Animal Records

Mark Carwardine

Animal Records is the definitive guide to the most exceptional creatures on Earth, from the strongest and shortest to the longest and laziest. This new paperback edition has been fully revised and updated with fascinating new facts and stunning new photographs. 

ISBN:
978 0 565 09320 4
Format:
Paperback
Price:
£12.99
Published:
September 2013
Size:
253 x 192 mm
Extent:
256 pp
Illustrations:
Colour throughout
Publisher:
Natural History Museum
Market:
8+

Details

Packed with thousands of amazing facts and all the latest discoveries, Animal Records features world record holders from each of the main animal groups including mammals, birds, reptiles, amphibians, fishes and invertebrates.

With stunning photographs and all the latest discoveries, this book is a celebration of creatures both great and small that will appeal to all the family.

  • Find out how the okapi can lick and clean its own eyes. 
  • Discover the tiny cat flea that jumps with an acceleration equivalent to over 20 times that needed to launch a space rocket. 
  • Marvel at the cross-breasted turtle, from Central America, which locals believe can eat its way out of a crocodile. 
  • Keep your eye on the western slave making ants that steal pupae from other ant species and give them to their own slave makers to raise them as slaves. 

See inside

Look inside this book to get an idea of its content.

Pages from Animal Records

Pages from Animal Records – The Panthera tigris in close up. Did you know the Siberian tiger is the world's largest cat?

Pages from Animal Records

Pages from Animal Records. The okapi has such a long tongue (up to 20 inches) that it can reach up to lick and clean its own eyes.

Pages from Animal Records

Pages from Animal Records. On the left is the strange-looking axolotl. The name 'axolotl' stems from an Aztec word meaning 'water monster'.

Pages from Animal Records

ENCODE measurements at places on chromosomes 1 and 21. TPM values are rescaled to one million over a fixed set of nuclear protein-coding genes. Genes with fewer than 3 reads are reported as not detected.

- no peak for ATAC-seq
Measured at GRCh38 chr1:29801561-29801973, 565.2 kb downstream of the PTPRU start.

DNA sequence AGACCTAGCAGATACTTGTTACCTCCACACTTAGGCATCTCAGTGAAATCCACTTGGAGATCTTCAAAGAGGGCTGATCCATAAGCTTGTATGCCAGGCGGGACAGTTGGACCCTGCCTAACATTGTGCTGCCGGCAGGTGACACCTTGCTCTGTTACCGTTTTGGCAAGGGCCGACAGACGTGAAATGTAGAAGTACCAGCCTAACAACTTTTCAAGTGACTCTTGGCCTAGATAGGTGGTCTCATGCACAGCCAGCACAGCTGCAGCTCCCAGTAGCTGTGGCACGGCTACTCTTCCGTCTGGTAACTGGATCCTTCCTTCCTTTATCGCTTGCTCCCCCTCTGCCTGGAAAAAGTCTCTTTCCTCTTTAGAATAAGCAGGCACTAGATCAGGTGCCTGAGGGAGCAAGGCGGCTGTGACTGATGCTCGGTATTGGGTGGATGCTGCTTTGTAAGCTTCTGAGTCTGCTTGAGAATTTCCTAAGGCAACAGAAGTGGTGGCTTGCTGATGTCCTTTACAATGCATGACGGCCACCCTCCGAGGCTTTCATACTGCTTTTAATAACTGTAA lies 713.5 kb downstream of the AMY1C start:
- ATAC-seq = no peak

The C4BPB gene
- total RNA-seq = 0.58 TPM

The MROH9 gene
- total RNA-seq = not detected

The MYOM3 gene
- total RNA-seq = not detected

Pages from Animal Records. The record-breaking blue whale is the heaviest and largest animal on Earth. The average adult length is 25 m (80 ft) in males and 26.2 m (86 ft) in females, with body weights of 90–120 tonnes.

Pages from Animal Records

Pages from Animal Records. Did you know that bee hummingbirds build nests no bigger than a thimble?

Author

Zoologist Mark Carwardine is an award-winning writer, widely published photographer and TV and radio presenter. He co-presented the hit BBC TV series Last Chance to See with Stephen Fry and was one of the presenters on the major BBC series about the Natural History Museum, Museum of Life. He has written more than 40 books – including several best-sellers.

The book is also fully checked and approved by Natural History Museum experts.

Reviews

Find out what others think of this book.

"I think it is cool that an okapi, which looks like a horse, has such a long tongue that it can lick its own eyeballs. That was one of many amazing things I have learned from this book."

Review by an eleven year old reader - Sunday Express

"A sort of Schott’s Miscellany for wildlife lovers but better designed."

BBC Wildlife Magazine

"A fascinating compendium…Animal Records is a book every household should own. Each colourful page is crammed with the kind of startling trivia that brightens up any family gathering."

Sunday Express

"Animal Records contains every animal extravagance...irresistible"

The Times

"Britain's wildlife is all very attractive but it can seem a bit bland. No elephants or tigers, just foxes chasing rabbits and you will search in vain on Salisbury Plain for US-style herds of bison. Yet Britain has plenty of wildlife world record holders, according to a new book. The fastest living creature breeds on our cliffs and cathedrals and is now peregrinating across the countryside for the winter. The peregrine falcon plummets from the heavens at up to 155mph when swooping on to a hapless pigeon like a Spitfire on to a lumbering Heinkel. Broadcaster Mark Carwardine’s Animal Records for the Natural History Museum reveals that there is no point creeping up on a woodcock, a long-billed game bird with perfect 360-degree vision. But Britain does not hold a copyright on unexpected behaviour. Chimps are mini-medics. They have worked out which leaves to eat to cure illness. They also know that a plant’s chemistry varies over the day and take their medicine when it is most effective."

Daily Express

"Full of amazing animal facts!"

National Geographic Kids Magazine

"A wonderfully informative book…highly recommended."

The Teacher: magazine of the NUT

"If you couldn’t see it here with your own eyes, you’d struggle to believe some of what goes down in the animal kingdom…The proboscis monkey has a 10cm-long nose that actually droops over its own mouth. And did you know there’s a bird that drinks blood?...More fun than a trip to the zoo."

Flipside Magazine

"All you ever needed to know about the amazing record holders of the animal kingdom…there are over 250 pages of brilliant photographs and fascinating facts."

Aquila Magazine

"This is one of the best books about animals I’ve ever seen!...It is a brilliant book just to dip into or sit and read at length. Anyone who is interested in animals will love this!"

Teen Titles

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